'Look For' or 'Find'? What Is the Difference? | Mastering Grammar

(Last Updated: 23 April 2023)

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Part 3

Look For or Find: What Is the Difference?

When you look for people or things (e.g. missing people, jobs, or lost items), your goal is to find them. In other words, looking for them is what you do before you find them:

I've been looking for you. Where are you? (= I've been trying to find you.)
I've been finding you. Where are you?

Police are still looking for the suspect. (= Police are still trying to find the suspect.)
Police are still finding the suspect.

'Has Chris found a job yet?' 'No, he's still looking for one.' (= He's still trying to find one.)
'Has Chris found a job yet?' 'No, he's still finding one.'

'Hey, what are you doing?' 'I'm looking for my wallet. Have you seen it anywhere?' (= I'm trying to find my wallet.)
'Hey, what are you doing?' 'I'm finding my wallet. Have you seen it anywhere?' 

Other Pages from the Same Book

Part 1: 'Desire Something' or 'Desire for Something'?
Part 2: 'On Second Thought' or 'On Second Thoughts'?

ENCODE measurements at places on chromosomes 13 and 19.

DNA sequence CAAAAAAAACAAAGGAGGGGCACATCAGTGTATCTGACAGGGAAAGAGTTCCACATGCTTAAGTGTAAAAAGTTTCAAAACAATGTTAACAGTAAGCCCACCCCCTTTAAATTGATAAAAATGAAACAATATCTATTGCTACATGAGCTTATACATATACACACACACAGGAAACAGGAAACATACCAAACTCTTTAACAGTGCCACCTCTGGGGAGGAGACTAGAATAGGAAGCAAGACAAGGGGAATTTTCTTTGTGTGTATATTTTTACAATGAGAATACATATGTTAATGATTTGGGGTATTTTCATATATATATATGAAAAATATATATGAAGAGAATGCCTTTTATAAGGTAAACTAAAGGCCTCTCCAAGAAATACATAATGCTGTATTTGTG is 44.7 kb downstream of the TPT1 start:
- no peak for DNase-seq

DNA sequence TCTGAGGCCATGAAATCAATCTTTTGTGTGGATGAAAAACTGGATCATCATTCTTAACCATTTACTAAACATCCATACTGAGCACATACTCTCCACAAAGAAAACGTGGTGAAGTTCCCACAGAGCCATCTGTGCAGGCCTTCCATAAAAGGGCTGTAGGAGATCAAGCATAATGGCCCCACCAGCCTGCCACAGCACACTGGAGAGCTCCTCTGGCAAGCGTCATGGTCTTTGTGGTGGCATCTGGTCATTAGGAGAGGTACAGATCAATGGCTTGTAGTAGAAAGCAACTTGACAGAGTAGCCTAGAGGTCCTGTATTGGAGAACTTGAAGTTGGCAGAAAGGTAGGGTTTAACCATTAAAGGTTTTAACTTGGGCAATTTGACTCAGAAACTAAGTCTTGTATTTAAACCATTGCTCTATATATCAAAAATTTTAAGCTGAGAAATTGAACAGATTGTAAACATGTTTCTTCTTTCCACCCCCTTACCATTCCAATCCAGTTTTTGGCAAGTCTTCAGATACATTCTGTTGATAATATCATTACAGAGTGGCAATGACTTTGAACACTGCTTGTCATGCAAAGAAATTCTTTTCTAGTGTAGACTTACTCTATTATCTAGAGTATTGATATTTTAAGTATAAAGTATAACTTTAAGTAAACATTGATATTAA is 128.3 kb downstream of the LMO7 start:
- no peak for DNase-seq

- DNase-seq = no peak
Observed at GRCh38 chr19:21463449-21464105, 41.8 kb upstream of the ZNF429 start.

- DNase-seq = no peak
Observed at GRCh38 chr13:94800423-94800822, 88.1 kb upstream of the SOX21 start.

Examples from the Media

Officers on Monday looked for the missing man with the use of a helicopter. Toronto Star (2017)

ANZ economist Catherine Birch said this was "the best time for several decades to be looking for a job in NSW". —The Sydney Morning Herald (2022)

Resolutions for a healthier lifestyle in 2014 don't have to mean just cutting back on the booze or going on a diet. Why not book a healthy holiday break? It might be a day's outing to a spa, a stay in a wellness retreat—or something more active. Use the following websites to help you find what you're looking for. —Daily Mail (2014)

Eventually, the 28-year-old found a job working on exhibits at a children's museum a couple of hours away. —The Washington Post (2023)

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